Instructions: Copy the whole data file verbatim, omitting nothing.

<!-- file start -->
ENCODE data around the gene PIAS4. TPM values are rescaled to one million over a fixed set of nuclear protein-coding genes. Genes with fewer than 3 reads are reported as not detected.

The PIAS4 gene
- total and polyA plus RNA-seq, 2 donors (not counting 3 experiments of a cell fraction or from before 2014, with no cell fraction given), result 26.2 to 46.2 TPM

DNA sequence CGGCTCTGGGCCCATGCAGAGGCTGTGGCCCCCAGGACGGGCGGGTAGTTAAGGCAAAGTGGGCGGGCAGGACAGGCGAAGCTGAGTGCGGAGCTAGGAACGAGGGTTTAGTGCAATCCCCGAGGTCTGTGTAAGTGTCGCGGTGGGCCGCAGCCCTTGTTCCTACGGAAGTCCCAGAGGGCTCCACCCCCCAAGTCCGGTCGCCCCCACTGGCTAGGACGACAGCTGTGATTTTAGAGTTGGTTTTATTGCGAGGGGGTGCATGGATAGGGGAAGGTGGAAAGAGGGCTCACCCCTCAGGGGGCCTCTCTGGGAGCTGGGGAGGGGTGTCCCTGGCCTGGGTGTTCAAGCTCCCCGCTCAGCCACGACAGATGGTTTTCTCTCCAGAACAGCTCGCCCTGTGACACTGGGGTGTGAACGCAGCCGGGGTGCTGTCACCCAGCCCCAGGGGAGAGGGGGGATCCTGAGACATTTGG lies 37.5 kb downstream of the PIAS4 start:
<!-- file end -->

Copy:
ENCODE data around the gene PIAS4. TPM values are rescaled to one million over a fixed set of nuclear protein-coding genes. Genes with fewer than 3 reads are reported as not detected.

The PIAS4 gene
- total and polyA plus RNA-seq, 2 donors (not counting 3 experiments of a cell fraction or from before 2014, with no cell fraction given), result 26.2 to 46.2 TPM

DNA sequence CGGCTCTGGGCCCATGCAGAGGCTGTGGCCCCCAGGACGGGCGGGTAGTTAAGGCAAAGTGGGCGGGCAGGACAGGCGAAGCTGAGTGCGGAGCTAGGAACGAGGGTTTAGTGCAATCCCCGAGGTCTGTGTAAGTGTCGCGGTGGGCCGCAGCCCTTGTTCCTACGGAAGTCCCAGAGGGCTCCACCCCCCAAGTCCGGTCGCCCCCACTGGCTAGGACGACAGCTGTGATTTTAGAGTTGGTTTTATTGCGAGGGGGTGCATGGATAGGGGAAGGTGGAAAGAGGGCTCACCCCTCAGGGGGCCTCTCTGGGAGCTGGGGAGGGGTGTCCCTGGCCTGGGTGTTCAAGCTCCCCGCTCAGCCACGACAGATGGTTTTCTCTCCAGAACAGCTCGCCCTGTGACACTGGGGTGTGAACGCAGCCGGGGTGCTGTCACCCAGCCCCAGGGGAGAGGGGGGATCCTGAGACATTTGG lies 37.5 kb downstream of the PIAS4 start: